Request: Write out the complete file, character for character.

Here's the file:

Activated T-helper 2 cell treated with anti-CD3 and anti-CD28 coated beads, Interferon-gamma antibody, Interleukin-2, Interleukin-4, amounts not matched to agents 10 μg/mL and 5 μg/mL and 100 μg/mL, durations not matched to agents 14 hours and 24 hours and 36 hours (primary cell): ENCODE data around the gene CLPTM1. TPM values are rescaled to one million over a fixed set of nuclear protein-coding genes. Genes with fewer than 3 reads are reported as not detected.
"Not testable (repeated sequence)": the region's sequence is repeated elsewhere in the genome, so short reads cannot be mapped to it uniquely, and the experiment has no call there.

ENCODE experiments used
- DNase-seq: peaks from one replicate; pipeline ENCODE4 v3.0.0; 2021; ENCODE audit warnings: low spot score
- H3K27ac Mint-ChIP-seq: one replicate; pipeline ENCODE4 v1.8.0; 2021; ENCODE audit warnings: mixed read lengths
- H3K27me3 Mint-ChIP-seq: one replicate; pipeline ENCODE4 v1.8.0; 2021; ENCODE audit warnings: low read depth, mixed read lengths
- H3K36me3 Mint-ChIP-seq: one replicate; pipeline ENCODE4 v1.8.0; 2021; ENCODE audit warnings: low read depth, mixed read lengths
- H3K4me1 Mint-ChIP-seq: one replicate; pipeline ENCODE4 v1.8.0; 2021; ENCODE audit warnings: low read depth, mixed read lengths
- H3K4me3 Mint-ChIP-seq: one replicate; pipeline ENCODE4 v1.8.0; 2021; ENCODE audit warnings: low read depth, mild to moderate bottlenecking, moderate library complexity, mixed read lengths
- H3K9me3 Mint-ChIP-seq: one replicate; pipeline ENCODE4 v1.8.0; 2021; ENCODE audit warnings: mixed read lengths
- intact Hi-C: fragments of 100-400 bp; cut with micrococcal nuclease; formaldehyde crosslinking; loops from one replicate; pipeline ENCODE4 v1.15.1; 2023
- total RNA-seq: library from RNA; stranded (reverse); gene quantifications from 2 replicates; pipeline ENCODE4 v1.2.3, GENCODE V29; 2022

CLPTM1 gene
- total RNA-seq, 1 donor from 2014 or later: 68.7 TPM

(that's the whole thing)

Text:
Activated T-helper 2 cell treated with anti-CD3 and anti-CD28 coated beads, Interferon-gamma antibody, Interleukin-2, Interleukin-4, amounts not matched to agents 10 μg/mL and 5 μg/mL and 100 μg/mL, durations not matched to agents 14 hours and 24 hours and 36 hours (primary cell): ENCODE data around the gene CLPTM1. TPM values are rescaled to one million over a fixed set of nuclear protein-coding genes. Genes with fewer than 3 reads are reported as not detected.
"Not testable (repeated sequence)": the region's sequence is repeated elsewhere in the genome, so short reads cannot be mapped to it uniquely, and the experiment has no call there.

ENCODE experiments used
- DNase-seq: peaks from one replicate; pipeline ENCODE4 v3.0.0; 2021; ENCODE audit warnings: low spot score
- H3K27ac Mint-ChIP-seq: one replicate; pipeline ENCODE4 v1.8.0; 2021; ENCODE audit warnings: mixed read lengths
- H3K27me3 Mint-ChIP-seq: one replicate; pipeline ENCODE4 v1.8.0; 2021; ENCODE audit warnings: low read depth, mixed read lengths
- H3K36me3 Mint-ChIP-seq: one replicate; pipeline ENCODE4 v1.8.0; 2021; ENCODE audit warnings: low read depth, mixed read lengths
- H3K4me1 Mint-ChIP-seq: one replicate; pipeline ENCODE4 v1.8.0; 2021; ENCODE audit warnings: low read depth, mixed read lengths
- H3K4me3 Mint-ChIP-seq: one replicate; pipeline ENCODE4 v1.8.0; 2021; ENCODE audit warnings: low read depth, mild to moderate bottlenecking, moderate library complexity, mixed read lengths
- H3K9me3 Mint-ChIP-seq: one replicate; pipeline ENCODE4 v1.8.0; 2021; ENCODE audit warnings: mixed read lengths
- intact Hi-C: fragments of 100-400 bp; cut with micrococcal nuclease; formaldehyde crosslinking; loops from one replicate; pipeline ENCODE4 v1.15.1; 2023
- total RNA-seq: library from RNA; stranded (reverse); gene quantifications from 2 replicates; pipeline ENCODE4 v1.2.3, GENCODE V29; 2022

CLPTM1 gene
- total RNA-seq, 1 donor from 2014 or later: 68.7 TPM